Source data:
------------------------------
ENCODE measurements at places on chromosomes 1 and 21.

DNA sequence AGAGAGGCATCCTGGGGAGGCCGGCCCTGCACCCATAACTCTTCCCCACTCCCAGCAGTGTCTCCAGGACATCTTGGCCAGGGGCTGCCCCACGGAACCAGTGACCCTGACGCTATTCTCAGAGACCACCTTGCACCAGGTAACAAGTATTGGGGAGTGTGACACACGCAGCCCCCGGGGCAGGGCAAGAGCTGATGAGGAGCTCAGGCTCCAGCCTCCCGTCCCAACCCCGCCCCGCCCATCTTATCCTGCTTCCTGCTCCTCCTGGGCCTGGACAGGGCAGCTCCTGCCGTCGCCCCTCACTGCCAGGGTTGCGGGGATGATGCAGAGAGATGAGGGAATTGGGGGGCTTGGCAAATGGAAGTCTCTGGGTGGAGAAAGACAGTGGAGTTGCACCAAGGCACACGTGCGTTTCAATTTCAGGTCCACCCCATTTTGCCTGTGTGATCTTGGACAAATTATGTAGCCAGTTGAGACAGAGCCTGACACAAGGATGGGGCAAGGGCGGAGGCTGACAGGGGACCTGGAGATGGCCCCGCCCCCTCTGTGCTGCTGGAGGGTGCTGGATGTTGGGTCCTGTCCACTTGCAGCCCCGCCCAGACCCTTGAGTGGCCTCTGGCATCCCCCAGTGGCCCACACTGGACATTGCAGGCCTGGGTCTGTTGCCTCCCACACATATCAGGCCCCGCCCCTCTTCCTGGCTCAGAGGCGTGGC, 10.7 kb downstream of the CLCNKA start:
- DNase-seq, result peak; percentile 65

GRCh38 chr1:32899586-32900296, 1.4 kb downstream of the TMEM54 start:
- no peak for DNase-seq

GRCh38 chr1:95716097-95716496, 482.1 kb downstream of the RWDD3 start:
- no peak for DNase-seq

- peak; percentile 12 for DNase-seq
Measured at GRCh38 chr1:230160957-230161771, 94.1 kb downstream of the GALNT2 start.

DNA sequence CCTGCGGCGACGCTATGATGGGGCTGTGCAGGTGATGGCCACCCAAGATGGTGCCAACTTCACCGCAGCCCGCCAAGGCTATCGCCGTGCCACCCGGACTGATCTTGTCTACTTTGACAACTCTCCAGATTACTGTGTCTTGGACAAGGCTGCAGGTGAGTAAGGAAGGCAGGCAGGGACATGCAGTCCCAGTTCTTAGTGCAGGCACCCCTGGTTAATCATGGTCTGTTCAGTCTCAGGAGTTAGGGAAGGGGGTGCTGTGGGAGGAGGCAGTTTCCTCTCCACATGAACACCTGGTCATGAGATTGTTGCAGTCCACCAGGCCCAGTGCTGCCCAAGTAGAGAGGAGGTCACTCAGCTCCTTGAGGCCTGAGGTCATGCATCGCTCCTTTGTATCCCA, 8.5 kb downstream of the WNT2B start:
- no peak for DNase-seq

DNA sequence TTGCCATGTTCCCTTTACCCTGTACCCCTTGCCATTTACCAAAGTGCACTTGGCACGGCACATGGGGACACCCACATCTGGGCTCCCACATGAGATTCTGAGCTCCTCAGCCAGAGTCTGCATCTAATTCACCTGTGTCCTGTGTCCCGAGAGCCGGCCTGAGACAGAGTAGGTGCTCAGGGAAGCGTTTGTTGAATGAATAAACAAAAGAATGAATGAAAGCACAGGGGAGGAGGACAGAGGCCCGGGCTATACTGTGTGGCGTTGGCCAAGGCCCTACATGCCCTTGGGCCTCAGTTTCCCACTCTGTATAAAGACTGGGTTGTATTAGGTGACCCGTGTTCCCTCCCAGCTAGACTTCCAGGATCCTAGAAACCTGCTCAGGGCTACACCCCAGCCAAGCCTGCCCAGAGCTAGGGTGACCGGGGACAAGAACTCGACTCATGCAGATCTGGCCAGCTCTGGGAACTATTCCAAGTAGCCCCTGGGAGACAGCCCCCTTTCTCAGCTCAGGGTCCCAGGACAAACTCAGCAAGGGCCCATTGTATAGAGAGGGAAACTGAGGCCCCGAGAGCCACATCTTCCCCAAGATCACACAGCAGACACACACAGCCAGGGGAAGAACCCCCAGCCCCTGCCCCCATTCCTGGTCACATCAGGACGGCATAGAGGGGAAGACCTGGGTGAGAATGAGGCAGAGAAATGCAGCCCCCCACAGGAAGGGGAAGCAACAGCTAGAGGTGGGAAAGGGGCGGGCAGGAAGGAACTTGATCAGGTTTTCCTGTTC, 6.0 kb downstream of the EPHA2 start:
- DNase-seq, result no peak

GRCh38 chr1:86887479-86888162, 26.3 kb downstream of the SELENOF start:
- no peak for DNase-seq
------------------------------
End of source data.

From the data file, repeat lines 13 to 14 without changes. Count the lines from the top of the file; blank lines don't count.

- DNase-seq, result no peak

GRCh38 chr1:86887479-86888162, 26.3 kb downstream of the SELENOF start: